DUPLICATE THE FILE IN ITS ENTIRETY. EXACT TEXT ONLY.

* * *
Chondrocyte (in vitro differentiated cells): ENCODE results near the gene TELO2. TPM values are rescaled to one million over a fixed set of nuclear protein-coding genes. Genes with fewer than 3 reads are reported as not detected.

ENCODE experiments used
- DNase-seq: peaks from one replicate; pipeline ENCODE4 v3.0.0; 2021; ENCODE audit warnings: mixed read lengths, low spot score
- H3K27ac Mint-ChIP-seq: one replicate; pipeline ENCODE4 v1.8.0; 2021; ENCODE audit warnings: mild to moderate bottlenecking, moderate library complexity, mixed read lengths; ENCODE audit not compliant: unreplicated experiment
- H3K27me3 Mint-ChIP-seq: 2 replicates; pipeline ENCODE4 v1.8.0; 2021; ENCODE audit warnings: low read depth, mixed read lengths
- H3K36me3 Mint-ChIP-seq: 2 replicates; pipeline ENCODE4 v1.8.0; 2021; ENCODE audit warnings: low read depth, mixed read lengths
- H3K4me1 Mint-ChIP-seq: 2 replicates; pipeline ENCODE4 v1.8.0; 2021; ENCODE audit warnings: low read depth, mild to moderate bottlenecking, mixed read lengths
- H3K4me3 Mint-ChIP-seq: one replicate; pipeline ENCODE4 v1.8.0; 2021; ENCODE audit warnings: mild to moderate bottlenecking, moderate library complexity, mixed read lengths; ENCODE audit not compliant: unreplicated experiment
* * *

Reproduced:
Chondrocyte (in vitro differentiated cells): ENCODE results near the gene TELO2. TPM values are rescaled to one million over a fixed set of nuclear protein-coding genes. Genes with fewer than 3 reads are reported as not detected.

ENCODE experiments used
- DNase-seq: peaks from one replicate; pipeline ENCODE4 v3.0.0; 2021; ENCODE audit warnings: mixed read lengths, low spot score
- H3K27ac Mint-ChIP-seq: one replicate; pipeline ENCODE4 v1.8.0; 2021; ENCODE audit warnings: mild to moderate bottlenecking, moderate library complexity, mixed read lengths; ENCODE audit not compliant: unreplicated experiment
- H3K27me3 Mint-ChIP-seq: 2 replicates; pipeline ENCODE4 v1.8.0; 2021; ENCODE audit warnings: low read depth, mixed read lengths
- H3K36me3 Mint-ChIP-seq: 2 replicates; pipeline ENCODE4 v1.8.0; 2021; ENCODE audit warnings: low read depth, mixed read lengths
- H3K4me1 Mint-ChIP-seq: 2 replicates; pipeline ENCODE4 v1.8.0; 2021; ENCODE audit warnings: low read depth, mild to moderate bottlenecking, mixed read lengths
- H3K4me3 Mint-ChIP-seq: one replicate; pipeline ENCODE4 v1.8.0; 2021; ENCODE audit warnings: mild to moderate bottlenecking, moderate library complexity, mixed read lengths; ENCODE audit not compliant: unreplicated experiment